A Decade of YouTube: tvsonicgaming

Travis Vuong
17 min readMay 19, 2022


Reflecting on my ten years on the platform

Ten years ago today, May 19th, 2012, I created this YouTube channel called “tvsonicgaming”. On that same day, I closed my old channel, “tv035653”, due to two copyright strikes on the channel and more importantly: looking for a new direction. From Sonic the Hedgehog stop motion animations to video game reviews, this was my vision for tvsonicgaming. After a decade of video content creation on this YouTube channel, it’s about time I reflect on these past 10 years.

The “tv035653” era

Back when I created tv035653, it was March 11th, 2008. I was nine years old and named the channel after my school username. I remember that channel’s creation date because it happened to line up with my best friend’s birthday, Damian. We haven’t even become friends at that point, it was all coincidental. I saw how much fun my brother, Tevin, and his friend were having creating AMVs, anime music videos where you would put a song over some anime or video game clips. My first video on the channel was actually created by Tevin, an AMV about Team Sonic using Sonic Heroes clips. Eventually, I started to create my own AMVs using Mario gameplay and Naruto/Dragon Ball Z clips. My two copyright strikes happened during this period where I tried to create a Naruto AMV using Linkin Park’s song, Numb. I was a stupid kid, so I didn’t realize I got two copyright strikes until the second time I uploaded it. I didn’t let it bother me that much at the time, so I kept creating YouTube videos.

Eventually, I started transitioning into creating Sonic the Hedgehog figure videos. My main inspiration at the time was SonicToast who still creates Sonic videos today. He did a lot of stop motion animations which were one of a kind for YouTube at the time. Then, he uploaded his Sonic figure collection video which showed me the world of Sonic figures. Jazwares, the license holders for Sonic toys at the time, started to release their own line of figures. At this point, I’m like 10 or 11 years old. I can’t get my hands on the older Sonic figures without buying them on eBay with my dad’s credit card. Jazwares had recently released their Sonic plushies featuring Sonic, Shadow, and the Werehog. I made a video talking about the Sonic Werehog plush and I kept up with Jazwares’ figures as much as I could.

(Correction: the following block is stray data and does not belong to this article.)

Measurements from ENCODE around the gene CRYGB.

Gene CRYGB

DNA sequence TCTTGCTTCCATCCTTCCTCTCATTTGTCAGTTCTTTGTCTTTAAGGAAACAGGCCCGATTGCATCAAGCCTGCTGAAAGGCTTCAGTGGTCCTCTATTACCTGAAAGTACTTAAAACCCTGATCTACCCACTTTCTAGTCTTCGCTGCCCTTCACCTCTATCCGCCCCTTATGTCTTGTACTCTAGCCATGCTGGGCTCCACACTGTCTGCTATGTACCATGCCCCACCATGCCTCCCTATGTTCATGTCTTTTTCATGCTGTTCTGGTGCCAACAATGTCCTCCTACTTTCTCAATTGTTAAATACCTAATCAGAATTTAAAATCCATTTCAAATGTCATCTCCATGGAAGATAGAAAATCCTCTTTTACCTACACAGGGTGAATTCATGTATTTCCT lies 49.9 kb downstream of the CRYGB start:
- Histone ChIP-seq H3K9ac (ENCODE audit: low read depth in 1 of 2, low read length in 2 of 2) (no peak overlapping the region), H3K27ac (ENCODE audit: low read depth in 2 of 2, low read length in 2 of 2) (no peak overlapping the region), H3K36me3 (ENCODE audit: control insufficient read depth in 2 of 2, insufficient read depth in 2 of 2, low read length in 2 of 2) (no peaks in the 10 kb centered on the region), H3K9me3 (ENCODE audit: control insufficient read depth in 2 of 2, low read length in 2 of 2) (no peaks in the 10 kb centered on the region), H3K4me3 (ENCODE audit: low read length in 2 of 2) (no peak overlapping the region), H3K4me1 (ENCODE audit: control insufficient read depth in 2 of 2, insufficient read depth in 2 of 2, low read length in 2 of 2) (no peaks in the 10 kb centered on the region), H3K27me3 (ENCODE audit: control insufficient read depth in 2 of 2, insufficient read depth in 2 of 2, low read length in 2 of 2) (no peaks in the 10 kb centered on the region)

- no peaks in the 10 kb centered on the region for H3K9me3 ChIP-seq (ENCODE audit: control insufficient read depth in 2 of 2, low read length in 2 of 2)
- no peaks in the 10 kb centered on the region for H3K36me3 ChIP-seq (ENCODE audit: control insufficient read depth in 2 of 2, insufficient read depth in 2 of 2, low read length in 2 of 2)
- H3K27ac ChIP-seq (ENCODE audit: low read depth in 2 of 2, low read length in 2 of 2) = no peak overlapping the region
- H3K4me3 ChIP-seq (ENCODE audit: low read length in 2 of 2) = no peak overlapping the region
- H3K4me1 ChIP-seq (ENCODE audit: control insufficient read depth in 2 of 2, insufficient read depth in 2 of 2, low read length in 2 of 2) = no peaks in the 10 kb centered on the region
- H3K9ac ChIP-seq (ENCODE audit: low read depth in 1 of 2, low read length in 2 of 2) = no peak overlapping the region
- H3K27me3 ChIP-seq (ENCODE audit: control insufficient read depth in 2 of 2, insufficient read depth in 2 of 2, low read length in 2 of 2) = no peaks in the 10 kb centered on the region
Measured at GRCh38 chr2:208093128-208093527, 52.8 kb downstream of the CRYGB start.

The first wave of Sonic Plushies by Jazwares

I remember I did a video talking about the newly released 3 inch figures of Shadow, Silver, and the Werehog. My family happened to be out that day and I asked to go into Toys R Us. I managed to grab all three of them and did an unboxing video that same night. Normally, I would ask my dad to take me to Toys R Us when I knew a new Sonic figure had been released. I remember going into Toys R Us on a Saturday morning and finding the Dr. Eggman & Metal Sonic pack which was super cool because this was Jazwares’ first time releasing an Eggman figure and the packaging was awesome. I made an unboxing video right when I got home. From this point on, I would continue picking up the new Sonic figures by Jazwares as much as I could. I was still a kid with no job and no license/car, so I had to get lucky to get these figures at Toys R Us.